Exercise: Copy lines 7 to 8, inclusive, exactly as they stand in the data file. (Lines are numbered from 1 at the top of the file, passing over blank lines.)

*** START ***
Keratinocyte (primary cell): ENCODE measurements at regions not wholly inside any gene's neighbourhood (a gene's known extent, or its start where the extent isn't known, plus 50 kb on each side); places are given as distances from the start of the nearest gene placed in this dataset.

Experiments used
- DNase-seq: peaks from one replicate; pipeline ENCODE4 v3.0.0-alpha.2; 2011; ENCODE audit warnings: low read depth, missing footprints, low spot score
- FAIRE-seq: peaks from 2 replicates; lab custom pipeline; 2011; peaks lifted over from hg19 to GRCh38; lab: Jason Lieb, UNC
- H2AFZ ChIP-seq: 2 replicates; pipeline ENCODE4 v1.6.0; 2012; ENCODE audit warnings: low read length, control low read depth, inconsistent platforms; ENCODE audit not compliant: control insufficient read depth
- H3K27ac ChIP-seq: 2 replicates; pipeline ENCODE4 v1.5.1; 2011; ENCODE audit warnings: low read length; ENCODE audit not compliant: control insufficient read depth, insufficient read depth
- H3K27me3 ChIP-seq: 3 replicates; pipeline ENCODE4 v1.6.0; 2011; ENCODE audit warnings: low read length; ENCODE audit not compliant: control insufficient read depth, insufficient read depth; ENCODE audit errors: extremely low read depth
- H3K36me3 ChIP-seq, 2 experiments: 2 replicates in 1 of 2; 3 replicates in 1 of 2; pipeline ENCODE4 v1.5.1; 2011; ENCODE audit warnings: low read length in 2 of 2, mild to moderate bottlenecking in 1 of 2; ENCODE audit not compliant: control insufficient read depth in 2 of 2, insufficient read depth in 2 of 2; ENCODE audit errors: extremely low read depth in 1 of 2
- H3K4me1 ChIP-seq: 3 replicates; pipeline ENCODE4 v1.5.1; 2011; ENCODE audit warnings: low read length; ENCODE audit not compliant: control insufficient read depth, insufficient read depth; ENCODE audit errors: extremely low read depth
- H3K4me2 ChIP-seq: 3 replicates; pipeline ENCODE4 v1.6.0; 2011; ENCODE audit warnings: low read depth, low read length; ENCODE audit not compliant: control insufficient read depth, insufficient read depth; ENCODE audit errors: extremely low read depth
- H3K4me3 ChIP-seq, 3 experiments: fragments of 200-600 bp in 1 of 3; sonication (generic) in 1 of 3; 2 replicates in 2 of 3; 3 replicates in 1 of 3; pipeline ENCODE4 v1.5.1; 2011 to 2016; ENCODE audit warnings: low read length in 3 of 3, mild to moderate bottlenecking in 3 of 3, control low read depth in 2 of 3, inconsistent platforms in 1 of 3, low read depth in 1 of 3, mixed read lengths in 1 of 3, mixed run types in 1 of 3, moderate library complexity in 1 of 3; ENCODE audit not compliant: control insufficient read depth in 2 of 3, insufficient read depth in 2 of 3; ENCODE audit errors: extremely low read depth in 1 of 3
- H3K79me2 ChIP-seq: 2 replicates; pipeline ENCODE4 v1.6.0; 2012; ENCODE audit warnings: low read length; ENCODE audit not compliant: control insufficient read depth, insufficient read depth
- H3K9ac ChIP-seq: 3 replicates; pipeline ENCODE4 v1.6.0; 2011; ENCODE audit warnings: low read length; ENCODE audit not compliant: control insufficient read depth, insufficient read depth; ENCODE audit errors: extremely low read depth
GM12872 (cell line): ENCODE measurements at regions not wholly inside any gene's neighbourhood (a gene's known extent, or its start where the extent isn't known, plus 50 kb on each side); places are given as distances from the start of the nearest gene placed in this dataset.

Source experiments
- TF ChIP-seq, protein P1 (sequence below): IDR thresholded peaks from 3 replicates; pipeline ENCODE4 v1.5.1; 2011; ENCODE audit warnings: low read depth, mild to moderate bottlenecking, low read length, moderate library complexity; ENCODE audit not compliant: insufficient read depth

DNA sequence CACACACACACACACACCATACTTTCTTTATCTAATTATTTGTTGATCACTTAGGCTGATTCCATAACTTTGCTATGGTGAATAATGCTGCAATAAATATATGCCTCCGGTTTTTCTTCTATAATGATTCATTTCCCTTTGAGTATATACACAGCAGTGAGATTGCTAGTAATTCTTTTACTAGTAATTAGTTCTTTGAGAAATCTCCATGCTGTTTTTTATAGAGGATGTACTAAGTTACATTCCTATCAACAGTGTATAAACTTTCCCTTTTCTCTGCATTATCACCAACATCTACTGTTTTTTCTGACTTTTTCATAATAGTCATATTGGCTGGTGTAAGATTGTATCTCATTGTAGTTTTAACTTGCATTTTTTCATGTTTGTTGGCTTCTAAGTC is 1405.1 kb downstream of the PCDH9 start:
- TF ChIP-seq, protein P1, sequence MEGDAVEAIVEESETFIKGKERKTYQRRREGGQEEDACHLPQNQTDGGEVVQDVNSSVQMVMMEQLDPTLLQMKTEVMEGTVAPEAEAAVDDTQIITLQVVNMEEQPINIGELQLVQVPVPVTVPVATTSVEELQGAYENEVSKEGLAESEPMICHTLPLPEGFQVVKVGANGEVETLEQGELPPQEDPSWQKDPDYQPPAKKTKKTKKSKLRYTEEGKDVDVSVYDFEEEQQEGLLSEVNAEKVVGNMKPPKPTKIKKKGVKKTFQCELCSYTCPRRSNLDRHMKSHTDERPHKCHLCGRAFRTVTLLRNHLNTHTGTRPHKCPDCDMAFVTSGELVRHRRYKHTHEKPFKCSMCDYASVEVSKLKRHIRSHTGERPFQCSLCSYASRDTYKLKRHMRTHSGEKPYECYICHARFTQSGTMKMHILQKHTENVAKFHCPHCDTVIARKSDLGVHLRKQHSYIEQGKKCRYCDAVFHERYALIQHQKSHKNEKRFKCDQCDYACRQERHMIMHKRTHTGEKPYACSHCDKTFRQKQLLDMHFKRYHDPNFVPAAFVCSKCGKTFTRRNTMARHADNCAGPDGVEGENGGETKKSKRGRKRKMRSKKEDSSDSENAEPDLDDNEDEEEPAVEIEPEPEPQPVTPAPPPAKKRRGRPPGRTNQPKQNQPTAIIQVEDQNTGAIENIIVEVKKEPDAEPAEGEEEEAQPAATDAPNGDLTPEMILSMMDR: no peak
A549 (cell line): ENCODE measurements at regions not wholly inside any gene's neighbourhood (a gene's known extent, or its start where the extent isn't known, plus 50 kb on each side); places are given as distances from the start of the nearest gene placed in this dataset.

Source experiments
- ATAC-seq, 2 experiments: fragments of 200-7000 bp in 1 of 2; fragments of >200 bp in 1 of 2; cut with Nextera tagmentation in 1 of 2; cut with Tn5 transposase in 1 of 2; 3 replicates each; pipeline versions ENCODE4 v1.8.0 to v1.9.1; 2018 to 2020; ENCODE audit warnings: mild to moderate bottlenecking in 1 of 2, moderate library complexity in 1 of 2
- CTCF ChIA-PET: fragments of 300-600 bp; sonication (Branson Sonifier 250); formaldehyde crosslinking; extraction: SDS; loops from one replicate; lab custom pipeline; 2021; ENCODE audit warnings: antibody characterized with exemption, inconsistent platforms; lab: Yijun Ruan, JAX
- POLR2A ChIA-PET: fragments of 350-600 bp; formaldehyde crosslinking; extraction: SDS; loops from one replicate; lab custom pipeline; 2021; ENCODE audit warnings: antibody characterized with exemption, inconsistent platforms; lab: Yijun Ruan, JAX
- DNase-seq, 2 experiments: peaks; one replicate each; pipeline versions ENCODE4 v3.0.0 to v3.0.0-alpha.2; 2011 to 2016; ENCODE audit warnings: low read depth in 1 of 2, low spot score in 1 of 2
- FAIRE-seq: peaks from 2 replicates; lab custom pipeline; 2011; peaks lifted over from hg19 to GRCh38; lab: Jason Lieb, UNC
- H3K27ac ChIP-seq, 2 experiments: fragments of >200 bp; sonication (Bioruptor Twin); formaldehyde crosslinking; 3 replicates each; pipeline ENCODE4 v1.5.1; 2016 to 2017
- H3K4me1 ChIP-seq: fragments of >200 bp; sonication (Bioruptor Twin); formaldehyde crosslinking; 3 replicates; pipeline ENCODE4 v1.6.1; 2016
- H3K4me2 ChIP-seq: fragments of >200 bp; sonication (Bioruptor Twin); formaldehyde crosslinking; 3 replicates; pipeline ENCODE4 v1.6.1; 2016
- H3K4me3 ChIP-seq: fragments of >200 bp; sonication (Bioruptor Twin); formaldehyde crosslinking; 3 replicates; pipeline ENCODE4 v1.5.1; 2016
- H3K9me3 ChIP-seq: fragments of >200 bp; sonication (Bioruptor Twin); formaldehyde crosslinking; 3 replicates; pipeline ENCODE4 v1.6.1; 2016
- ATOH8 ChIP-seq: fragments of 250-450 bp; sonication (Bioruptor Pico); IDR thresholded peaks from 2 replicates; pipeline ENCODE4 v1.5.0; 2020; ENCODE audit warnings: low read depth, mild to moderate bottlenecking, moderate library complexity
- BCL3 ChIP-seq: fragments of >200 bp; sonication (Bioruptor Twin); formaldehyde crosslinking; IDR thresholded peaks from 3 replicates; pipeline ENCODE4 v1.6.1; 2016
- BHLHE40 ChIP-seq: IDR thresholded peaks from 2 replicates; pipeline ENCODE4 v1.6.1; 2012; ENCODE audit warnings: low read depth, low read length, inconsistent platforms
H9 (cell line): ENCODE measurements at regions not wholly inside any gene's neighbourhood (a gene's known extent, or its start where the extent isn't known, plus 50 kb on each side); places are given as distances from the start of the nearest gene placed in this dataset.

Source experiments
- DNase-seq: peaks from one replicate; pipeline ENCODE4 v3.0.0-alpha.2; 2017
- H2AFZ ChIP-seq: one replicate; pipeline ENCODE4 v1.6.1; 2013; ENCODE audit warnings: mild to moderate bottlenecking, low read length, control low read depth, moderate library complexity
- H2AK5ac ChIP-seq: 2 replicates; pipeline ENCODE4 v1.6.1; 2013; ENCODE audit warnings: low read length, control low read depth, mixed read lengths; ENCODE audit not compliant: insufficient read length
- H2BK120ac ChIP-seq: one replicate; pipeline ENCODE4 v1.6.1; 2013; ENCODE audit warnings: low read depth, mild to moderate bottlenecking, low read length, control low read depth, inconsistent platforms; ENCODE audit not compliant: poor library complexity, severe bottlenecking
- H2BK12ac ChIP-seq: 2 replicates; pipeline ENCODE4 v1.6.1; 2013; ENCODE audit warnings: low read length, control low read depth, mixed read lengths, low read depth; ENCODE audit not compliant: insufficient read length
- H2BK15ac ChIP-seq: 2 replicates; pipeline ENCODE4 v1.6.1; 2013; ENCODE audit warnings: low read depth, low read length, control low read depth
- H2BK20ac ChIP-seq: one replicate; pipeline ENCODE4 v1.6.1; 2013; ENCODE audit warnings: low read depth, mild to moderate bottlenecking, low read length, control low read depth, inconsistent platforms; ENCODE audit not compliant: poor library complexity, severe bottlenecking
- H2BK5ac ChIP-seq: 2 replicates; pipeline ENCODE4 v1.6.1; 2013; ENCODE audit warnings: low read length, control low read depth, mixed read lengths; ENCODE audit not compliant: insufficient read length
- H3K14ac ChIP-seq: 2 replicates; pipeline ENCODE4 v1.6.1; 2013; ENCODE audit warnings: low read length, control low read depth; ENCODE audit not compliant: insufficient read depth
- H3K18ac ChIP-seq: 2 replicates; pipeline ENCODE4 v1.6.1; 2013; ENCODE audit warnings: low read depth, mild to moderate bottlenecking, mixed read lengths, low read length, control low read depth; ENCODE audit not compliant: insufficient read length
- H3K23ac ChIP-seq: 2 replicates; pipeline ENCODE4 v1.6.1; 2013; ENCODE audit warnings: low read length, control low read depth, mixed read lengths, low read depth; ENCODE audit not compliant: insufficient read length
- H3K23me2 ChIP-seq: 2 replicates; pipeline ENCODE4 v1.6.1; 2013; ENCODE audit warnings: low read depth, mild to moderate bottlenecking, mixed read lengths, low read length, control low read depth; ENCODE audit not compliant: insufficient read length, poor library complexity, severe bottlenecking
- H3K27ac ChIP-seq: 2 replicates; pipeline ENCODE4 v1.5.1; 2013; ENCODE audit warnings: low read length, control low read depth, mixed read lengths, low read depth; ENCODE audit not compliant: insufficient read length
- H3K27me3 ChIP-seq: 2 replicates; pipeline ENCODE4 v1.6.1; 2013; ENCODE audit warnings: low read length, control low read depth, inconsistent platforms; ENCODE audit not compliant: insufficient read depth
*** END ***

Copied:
- H3K27me3 ChIP-seq: 3 replicates; pipeline ENCODE4 v1.6.0; 2011; ENCODE audit warnings: low read length; ENCODE audit not compliant: control insufficient read depth, insufficient read depth; ENCODE audit errors: extremely low read depth
- H3K36me3 ChIP-seq, 2 experiments: 2 replicates in 1 of 2; 3 replicates in 1 of 2; pipeline ENCODE4 v1.5.1; 2011; ENCODE audit warnings: low read length in 2 of 2, mild to moderate bottlenecking in 1 of 2; ENCODE audit not compliant: control insufficient read depth in 2 of 2, insufficient read depth in 2 of 2; ENCODE audit errors: extremely low read depth in 1 of 2